The first Blush Con makeup convention took up space as part of the larger Asian American Expo this past weekend at Pomona Fairplex. Although not as large as such makeup and style conventions as Phame Expo, Style Con or Beauty Con, there were still panel discussions, meet-and-greets with beauty bloggers and influencers, and plenty of great vendors introducing innovative skincare products. From vegan nail polish to clay masks, here are my favorites. Kaya Essentials.
If I had walked into Phantom Thread knowing the film was a romantic comedy, I would have had a much different, less confusing experience. Paul Thomas Anderson's latest feature film has touches of The Master in that both films focus on an obsessive creator whose world is altered by the arrival of a newcomer. Here, that creator is Reynolds Woodcock (Daniel Day-Lewis).
As much as women love dressing up to look good, we also dress up to express ourselves and project an image that represents our personality. In the professional world, there's no look that so dramatically projects personal success than the power suit: a blazer with matching pants or skirt. While power suits are brilliant signifiers of the white-collar world, it's time to make them a staple for occasions as informal as going out on the town with friends or hitting up that art-show opening.
Muck Rack makes it simple to find people, tweets, or articles that mention any name, keyword, company, hashtag etc. We've compiled this guide to help you make the most of your search.
Selecting a term
Start searching tweets, articles from media outlets, articles mentioned in tweets, journalists'
names, titles and bios with some suggested searches:
Companies or Topics (e.g. iPhone, Microsoft)
Phrases (e.g. "cloud computing") — use quotes to keep the terms together
Twitter handles (e.g. @username) — returns those who have mentioned or replied to
Names (e.g. "David Pogue")
Hashtags (e.g. #sxsw, #london2012)
Bio details (e.g. vegan, Olympics, father)
Muck Rack's Advanced Search allows for many boolean operators.
Find results that mention multiple specified terms, use AND or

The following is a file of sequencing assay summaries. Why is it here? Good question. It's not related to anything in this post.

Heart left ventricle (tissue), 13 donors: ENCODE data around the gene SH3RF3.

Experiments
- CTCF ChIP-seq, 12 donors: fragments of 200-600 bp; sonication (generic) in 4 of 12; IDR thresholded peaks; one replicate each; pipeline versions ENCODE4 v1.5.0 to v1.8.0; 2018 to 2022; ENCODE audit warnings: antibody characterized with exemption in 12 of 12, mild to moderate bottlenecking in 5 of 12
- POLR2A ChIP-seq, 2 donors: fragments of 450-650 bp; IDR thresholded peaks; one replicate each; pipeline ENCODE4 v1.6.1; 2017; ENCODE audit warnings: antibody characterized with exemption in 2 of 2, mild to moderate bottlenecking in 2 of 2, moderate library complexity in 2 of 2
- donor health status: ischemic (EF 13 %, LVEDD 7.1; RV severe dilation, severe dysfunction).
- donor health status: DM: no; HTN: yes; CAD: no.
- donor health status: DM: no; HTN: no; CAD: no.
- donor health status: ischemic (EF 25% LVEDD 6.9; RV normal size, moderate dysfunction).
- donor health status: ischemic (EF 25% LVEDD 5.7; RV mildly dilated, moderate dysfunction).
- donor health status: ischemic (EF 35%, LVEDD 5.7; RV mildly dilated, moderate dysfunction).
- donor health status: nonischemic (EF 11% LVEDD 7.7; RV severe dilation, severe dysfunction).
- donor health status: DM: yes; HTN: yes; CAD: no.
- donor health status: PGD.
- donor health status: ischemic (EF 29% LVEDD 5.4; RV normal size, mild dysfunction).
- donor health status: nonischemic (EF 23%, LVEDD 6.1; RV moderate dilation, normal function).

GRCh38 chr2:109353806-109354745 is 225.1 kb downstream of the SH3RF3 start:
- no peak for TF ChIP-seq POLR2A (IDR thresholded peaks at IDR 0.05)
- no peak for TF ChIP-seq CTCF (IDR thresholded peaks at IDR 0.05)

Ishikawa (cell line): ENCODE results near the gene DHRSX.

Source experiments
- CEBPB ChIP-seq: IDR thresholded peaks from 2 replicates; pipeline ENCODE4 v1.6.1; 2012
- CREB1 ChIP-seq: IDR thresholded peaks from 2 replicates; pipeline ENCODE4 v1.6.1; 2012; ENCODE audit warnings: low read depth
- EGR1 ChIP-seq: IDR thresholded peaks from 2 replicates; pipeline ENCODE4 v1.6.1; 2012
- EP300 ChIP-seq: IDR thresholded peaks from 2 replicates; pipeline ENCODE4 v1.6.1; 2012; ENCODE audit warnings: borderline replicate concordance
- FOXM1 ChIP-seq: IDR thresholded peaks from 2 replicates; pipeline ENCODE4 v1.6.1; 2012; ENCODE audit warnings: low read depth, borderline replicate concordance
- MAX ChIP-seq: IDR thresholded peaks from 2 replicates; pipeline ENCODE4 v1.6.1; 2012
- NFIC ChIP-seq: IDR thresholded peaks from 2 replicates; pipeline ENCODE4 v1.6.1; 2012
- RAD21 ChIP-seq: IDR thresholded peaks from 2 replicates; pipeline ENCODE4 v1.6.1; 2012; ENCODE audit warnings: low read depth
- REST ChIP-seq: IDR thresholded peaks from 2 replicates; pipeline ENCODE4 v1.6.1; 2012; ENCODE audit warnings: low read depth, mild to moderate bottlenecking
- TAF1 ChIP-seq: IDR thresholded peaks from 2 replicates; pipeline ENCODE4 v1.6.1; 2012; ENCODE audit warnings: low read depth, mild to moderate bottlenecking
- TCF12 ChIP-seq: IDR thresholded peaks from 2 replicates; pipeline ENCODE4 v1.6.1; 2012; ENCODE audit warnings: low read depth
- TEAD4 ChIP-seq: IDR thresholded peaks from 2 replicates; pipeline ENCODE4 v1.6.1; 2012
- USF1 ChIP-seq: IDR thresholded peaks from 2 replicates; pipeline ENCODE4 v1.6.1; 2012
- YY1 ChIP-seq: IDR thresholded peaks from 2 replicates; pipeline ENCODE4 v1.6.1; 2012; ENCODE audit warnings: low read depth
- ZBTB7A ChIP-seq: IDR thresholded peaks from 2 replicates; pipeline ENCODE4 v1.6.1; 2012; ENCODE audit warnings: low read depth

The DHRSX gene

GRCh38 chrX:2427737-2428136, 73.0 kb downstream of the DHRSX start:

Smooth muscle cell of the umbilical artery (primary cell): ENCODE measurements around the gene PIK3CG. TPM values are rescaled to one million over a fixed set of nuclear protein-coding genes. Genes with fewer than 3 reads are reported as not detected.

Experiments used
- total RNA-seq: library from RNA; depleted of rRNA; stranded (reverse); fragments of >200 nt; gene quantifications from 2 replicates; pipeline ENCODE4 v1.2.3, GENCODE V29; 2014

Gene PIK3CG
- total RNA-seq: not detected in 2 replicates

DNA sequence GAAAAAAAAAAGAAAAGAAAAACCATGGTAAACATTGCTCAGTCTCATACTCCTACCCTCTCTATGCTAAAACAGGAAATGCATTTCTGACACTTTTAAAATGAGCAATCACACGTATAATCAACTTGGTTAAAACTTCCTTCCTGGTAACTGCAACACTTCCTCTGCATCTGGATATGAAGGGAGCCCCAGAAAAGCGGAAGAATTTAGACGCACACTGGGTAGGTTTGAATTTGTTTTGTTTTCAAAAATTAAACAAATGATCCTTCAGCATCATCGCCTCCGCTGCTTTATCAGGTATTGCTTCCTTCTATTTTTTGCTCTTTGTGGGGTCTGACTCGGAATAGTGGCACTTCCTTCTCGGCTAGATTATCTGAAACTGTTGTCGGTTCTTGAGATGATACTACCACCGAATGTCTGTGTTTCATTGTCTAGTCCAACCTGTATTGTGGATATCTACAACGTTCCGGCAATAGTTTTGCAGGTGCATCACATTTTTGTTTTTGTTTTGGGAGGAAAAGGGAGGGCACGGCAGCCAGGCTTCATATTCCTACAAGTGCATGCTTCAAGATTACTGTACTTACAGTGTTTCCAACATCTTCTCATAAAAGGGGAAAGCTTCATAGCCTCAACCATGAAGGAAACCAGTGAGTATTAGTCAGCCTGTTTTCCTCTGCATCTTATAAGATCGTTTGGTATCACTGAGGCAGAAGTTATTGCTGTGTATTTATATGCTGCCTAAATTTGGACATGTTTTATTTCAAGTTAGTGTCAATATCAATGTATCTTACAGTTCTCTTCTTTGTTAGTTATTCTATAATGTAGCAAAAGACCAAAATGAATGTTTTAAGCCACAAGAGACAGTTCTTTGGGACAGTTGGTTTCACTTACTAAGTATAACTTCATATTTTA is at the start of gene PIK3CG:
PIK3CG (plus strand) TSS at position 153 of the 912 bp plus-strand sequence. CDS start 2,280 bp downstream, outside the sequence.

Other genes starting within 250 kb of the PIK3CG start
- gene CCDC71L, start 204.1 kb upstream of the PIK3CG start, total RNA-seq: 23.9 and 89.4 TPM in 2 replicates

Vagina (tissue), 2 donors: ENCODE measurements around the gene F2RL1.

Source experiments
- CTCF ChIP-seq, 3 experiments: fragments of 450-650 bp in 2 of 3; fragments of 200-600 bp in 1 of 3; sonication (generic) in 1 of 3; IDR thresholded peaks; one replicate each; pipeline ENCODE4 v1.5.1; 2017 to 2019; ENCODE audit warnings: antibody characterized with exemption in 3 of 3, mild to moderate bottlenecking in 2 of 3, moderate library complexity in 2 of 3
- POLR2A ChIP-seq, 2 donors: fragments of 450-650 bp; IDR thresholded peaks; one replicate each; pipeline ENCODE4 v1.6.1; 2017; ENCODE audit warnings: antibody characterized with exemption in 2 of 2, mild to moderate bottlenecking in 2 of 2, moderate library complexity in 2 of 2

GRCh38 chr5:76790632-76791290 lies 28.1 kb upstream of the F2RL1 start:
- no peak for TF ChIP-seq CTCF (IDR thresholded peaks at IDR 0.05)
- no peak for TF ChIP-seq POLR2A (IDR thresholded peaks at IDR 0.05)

+. For example, ensure each result contains both Elon Musk and Mark Zuckerberg by
searching Musk AND Zuckerberg or Musk + Zuckerberg.
Use the operators OR or , to broaden your search when you'd like either of
multiple terms to appear in results. (This is the default behavior of our search when no operators
are used). For example, results will contain either cake or cookie by searching cake OR cookie or cake,cookie
Use NOT or - to subtract results from your search. For
example, searching Disney will yield results about the Walt Disney Company as well as Walt Disney
World Resort. To exclude mentions of Disney World, search for Disney -World or Disney
When using one of these operators with a phrase, enclose it in quotation marks. For example, you can
find results about smartphones excluding Apple's iPhone 4S by searching smartphone -"iPhone
Exact case matching or punctuation
If you're searching for a brand name or keyword that relies on specific punctuation marks or capitalization, you can
find results that match your exact query by adding matchcase: before the keyword you're searching for, like matchcase:E*TRADE .
Use parentheses to separate multiple
boolean phrases. For example, to find journalists talking about having fun in Disney World or
Disneyland, search for ("disney world" OR disneyland) AND fun.
An asterisk can be used to search for any variation of a root word truncated by the asterisk. For example, searching for admin* will return results for administrator, administration, administer, administered, etc.
A near operator is an AND operator where you can control the distance between the words. You can vary the distance the near operation uses by adding a forward slash and number (between 0-99) such as strawberries NEAR/10 "whipped cream", which means the strawberries must exist within 10 words of "whipped cream".